Two Years into the Crisis: Signs of Severe Coping Strategies that are Impacting on Children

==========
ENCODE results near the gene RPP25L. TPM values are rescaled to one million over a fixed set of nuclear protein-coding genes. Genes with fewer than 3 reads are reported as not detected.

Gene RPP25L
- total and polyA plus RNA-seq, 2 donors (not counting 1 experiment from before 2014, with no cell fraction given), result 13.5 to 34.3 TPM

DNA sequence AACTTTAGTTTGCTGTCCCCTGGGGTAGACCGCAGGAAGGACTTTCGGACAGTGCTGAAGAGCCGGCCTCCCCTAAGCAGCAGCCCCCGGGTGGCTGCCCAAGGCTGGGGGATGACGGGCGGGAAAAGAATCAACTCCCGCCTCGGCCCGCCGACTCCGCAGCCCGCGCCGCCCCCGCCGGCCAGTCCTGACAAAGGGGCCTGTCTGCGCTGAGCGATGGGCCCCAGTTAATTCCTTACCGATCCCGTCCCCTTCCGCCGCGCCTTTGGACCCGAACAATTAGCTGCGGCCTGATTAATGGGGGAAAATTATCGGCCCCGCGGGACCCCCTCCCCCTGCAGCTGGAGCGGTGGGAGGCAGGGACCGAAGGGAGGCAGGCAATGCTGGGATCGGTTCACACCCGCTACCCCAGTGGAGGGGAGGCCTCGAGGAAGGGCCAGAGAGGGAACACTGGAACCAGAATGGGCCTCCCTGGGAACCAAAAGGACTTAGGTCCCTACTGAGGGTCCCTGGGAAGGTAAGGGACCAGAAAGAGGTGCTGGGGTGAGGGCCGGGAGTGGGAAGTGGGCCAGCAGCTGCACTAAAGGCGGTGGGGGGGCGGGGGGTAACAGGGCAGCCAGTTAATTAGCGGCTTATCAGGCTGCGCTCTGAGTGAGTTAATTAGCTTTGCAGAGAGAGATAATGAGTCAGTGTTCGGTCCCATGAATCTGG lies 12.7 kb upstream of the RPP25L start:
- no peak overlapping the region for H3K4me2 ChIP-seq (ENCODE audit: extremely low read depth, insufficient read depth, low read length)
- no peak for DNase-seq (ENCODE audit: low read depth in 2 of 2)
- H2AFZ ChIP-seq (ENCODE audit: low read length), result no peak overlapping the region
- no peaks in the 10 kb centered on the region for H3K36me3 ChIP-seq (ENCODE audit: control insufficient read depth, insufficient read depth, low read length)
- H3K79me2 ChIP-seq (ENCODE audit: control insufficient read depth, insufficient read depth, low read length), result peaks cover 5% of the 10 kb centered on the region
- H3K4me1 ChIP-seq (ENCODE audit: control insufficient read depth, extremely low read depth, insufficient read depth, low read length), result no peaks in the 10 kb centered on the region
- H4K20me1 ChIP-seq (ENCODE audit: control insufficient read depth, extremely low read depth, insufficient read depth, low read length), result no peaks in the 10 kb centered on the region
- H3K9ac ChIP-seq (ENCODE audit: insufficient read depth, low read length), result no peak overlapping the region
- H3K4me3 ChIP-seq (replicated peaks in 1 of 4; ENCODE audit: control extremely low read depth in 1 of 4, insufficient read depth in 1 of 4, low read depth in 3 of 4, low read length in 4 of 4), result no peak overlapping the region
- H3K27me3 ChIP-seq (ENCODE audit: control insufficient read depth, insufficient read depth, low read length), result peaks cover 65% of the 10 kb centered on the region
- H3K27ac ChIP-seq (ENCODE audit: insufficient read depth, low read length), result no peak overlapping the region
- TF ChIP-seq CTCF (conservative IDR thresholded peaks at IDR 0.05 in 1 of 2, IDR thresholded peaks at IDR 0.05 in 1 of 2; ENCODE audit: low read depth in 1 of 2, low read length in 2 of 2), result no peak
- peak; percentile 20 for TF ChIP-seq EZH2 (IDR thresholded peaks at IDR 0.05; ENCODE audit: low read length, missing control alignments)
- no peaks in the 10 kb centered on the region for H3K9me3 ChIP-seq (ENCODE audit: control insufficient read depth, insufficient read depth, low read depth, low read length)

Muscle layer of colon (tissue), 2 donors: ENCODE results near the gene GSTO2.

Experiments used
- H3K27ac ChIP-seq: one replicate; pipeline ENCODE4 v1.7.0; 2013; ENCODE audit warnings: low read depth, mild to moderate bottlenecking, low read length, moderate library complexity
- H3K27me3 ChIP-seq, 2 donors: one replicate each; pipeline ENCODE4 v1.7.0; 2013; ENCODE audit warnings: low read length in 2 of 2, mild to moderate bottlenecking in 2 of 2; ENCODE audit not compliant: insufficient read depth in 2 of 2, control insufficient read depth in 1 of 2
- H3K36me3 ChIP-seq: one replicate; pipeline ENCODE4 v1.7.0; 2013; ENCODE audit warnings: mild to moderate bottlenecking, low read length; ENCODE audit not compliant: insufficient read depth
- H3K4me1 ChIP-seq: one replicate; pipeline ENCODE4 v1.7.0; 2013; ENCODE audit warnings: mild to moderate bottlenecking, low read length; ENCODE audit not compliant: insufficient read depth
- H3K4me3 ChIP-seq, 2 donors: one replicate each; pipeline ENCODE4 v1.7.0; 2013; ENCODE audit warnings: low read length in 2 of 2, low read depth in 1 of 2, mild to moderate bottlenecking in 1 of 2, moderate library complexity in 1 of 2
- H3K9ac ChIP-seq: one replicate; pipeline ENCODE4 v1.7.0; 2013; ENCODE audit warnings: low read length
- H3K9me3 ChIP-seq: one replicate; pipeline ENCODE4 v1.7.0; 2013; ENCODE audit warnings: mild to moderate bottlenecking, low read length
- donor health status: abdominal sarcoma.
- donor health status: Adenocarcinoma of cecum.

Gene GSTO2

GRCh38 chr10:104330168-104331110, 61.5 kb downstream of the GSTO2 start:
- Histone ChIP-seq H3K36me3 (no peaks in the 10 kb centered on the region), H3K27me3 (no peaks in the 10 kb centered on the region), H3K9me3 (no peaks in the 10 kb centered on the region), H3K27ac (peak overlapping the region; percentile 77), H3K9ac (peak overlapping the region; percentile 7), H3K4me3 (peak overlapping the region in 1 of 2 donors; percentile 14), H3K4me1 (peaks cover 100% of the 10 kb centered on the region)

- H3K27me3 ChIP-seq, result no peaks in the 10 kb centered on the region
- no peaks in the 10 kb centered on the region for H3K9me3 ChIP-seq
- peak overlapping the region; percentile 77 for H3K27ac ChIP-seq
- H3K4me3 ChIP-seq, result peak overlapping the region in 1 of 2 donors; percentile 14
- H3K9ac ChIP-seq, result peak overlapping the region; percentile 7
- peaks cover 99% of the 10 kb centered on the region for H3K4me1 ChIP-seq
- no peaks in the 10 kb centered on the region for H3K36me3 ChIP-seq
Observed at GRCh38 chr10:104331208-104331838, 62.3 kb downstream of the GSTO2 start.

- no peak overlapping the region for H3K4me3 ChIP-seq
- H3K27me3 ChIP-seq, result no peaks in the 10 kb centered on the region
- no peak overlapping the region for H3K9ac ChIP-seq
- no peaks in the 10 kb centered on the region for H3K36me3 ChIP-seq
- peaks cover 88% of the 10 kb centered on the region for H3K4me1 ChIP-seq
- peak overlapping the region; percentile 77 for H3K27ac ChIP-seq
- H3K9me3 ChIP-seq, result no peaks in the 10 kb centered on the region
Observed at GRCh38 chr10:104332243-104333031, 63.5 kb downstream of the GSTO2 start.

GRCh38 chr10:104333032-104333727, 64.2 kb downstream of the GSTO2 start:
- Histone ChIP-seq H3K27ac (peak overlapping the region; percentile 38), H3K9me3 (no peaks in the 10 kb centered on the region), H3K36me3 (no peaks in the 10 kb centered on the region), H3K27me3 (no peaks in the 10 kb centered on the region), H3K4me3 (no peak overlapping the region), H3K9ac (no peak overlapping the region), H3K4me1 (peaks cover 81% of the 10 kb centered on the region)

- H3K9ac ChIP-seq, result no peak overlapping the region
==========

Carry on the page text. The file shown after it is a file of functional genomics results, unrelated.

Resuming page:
It has been two years since the first international food price spike affected countries’ access to world food markets. Since the onset in early-to-mid 2008, international food prices have relaxed but remain well above their long-run averages. In many countries, national food prices have remained sticky, and in some have actually continued to ascend in 2009 (World Bank, 2010). The global economic slowdown has compounded high food prices by eroding income and purchasing power in many parts of the world. UNICEF’s efforts to track child and maternal nutrition have raised alarms for many countries that had already indicated serious challenges even before the brunt of the food price volatility and global economic slowdown (UNICEF, 2009). This working brief draws on ongoing work by UNICEF and its partners, and it surveys recent emerging evidence relating to how households are coping with the aggregate shocks in 2008 and 2009. The main finding is stark: field reports and surveys by think tanks, the UN and other development agencies confirm the rising risk faced by children, women and poor families in a number of developing countries.